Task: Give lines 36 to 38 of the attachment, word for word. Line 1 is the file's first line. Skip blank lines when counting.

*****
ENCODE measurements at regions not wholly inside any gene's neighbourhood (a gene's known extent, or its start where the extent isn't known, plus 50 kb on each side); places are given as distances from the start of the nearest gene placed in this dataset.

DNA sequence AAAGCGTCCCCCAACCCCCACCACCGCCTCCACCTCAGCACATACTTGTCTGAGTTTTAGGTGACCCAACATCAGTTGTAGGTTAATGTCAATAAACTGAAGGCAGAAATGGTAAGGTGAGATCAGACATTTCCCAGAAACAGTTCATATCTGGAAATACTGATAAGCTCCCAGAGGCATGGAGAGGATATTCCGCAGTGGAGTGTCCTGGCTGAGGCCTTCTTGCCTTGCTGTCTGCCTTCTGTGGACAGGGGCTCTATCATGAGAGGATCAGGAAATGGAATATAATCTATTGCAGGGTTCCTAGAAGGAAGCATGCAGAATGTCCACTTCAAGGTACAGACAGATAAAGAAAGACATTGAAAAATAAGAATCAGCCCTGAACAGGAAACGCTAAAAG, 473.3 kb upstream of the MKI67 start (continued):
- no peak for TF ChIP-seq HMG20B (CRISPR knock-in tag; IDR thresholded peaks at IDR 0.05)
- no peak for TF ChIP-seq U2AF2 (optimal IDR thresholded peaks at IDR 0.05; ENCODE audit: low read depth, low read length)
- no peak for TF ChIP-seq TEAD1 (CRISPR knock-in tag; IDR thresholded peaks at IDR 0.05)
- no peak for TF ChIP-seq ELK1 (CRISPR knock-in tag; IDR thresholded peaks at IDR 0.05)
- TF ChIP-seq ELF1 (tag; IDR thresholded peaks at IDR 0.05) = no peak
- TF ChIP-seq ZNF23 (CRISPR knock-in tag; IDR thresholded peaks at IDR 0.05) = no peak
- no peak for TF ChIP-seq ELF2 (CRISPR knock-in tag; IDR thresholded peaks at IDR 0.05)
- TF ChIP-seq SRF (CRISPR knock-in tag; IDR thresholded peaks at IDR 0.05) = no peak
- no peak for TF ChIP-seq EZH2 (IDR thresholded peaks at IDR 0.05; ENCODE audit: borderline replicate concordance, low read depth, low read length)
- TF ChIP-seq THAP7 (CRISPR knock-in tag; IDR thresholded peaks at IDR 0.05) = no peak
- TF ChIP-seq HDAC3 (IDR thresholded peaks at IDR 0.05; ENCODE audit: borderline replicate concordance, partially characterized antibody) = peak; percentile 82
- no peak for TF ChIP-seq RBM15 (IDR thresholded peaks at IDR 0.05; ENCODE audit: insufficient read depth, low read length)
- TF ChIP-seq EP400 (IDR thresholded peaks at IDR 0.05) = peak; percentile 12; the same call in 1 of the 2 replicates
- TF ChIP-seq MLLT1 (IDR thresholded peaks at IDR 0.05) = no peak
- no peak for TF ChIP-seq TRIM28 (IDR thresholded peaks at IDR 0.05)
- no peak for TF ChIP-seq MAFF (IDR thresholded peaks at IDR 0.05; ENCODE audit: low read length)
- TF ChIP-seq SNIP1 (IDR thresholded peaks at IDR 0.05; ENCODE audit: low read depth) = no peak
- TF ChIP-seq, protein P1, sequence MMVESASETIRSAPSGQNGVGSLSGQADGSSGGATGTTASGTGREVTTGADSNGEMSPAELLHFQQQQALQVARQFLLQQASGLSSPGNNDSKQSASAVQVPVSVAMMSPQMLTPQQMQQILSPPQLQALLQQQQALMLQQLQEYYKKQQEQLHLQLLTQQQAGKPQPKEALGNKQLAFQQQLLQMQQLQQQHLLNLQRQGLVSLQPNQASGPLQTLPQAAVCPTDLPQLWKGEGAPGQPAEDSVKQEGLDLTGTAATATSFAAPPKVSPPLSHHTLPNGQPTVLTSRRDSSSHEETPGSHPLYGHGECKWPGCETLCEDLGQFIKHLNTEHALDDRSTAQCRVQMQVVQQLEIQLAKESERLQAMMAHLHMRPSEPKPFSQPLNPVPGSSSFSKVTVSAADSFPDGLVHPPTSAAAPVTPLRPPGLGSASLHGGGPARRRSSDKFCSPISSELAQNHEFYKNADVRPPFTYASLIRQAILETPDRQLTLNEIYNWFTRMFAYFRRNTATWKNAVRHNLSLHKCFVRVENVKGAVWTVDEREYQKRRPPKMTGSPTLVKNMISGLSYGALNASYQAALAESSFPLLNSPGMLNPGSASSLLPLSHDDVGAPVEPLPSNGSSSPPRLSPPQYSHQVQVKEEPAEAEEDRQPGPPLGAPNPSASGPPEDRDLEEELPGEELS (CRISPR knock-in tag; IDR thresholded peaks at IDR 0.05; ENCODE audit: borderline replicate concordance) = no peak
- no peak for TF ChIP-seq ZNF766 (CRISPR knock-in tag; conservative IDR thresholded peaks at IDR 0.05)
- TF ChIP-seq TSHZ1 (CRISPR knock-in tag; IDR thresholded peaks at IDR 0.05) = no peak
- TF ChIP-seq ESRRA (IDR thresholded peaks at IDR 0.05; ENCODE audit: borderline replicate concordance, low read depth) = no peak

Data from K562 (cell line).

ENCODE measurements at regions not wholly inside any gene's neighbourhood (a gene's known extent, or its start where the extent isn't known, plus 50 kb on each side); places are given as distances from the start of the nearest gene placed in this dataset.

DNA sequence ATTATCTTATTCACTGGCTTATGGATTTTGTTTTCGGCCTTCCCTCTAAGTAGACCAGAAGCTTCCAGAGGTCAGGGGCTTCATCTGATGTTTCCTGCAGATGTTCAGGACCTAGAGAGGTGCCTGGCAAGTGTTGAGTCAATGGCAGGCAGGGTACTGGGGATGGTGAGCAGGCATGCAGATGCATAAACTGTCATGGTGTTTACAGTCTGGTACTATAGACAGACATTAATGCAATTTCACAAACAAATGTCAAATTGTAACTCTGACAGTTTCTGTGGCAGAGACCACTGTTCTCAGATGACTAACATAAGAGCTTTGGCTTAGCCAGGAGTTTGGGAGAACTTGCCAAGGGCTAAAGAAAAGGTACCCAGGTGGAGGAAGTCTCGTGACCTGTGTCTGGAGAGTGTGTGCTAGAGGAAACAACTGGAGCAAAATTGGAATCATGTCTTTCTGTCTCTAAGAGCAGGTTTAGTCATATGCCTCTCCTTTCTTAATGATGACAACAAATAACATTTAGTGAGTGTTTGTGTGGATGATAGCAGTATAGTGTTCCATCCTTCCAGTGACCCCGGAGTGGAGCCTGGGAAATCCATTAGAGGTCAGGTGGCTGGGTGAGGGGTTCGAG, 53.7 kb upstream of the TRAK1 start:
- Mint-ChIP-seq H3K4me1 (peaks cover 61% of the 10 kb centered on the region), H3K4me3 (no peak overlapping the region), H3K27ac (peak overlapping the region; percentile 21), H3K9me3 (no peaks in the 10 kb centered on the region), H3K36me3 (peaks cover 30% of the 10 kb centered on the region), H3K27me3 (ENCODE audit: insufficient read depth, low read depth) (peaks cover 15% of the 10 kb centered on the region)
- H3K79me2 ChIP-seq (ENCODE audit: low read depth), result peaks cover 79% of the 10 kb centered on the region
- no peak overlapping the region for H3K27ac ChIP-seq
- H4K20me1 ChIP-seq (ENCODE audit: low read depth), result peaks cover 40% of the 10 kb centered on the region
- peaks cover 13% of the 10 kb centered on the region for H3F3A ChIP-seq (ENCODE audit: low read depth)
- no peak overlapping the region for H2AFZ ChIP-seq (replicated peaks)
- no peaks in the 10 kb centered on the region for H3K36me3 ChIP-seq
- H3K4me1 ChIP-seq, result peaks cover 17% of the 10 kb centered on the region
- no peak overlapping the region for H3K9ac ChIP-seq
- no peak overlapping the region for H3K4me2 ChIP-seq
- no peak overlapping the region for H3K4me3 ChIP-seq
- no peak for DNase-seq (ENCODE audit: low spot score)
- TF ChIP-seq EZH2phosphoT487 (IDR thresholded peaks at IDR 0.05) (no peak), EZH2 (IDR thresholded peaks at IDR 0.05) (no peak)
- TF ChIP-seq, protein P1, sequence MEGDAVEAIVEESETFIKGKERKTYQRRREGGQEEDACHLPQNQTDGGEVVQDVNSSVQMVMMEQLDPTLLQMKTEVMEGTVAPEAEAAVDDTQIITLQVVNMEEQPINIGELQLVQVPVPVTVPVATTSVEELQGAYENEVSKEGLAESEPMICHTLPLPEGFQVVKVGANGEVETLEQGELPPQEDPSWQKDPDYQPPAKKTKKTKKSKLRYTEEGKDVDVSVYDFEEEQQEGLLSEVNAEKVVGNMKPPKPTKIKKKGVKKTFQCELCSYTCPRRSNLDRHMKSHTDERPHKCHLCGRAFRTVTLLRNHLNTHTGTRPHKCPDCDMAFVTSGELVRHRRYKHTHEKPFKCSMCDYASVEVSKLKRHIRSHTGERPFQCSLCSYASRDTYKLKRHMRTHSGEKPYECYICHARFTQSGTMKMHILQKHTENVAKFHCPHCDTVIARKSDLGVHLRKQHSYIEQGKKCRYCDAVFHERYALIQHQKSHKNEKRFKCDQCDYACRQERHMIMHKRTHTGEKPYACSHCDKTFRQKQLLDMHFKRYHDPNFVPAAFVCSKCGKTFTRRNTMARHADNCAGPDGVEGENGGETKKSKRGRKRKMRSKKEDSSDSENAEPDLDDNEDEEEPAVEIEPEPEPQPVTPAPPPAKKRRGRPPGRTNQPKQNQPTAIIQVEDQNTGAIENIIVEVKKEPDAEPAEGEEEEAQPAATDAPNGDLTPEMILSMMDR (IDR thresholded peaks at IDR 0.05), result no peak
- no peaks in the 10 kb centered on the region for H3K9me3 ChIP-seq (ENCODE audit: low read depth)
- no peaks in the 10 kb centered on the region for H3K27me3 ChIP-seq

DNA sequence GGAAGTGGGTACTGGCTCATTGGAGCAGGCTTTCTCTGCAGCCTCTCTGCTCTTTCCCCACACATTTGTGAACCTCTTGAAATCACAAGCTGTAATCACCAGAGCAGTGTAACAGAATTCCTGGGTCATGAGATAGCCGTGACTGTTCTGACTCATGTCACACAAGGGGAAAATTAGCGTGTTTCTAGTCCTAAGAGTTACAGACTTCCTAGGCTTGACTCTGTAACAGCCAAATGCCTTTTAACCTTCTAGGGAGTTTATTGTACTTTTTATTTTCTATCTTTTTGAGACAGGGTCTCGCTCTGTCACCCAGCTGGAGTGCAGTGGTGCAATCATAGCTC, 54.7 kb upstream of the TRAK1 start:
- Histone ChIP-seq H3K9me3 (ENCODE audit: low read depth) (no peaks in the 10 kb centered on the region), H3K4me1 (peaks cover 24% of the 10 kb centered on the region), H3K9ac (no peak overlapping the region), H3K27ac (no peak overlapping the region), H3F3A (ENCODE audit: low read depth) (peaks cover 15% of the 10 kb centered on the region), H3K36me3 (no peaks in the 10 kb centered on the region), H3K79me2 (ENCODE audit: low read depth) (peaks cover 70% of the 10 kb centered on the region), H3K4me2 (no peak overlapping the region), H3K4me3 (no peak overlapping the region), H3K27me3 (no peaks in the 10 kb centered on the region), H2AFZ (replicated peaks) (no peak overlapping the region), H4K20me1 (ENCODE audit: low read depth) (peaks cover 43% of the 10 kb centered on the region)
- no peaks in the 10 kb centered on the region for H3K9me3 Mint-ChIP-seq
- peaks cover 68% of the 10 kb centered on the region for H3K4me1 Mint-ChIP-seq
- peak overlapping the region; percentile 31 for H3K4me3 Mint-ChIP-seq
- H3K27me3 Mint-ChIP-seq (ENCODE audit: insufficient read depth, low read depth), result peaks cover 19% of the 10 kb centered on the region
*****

- no peak overlapping the region for H3K4me2 ChIP-seq
- no peak overlapping the region for H3K4me3 ChIP-seq
- no peak for DNase-seq (ENCODE audit: low spot score)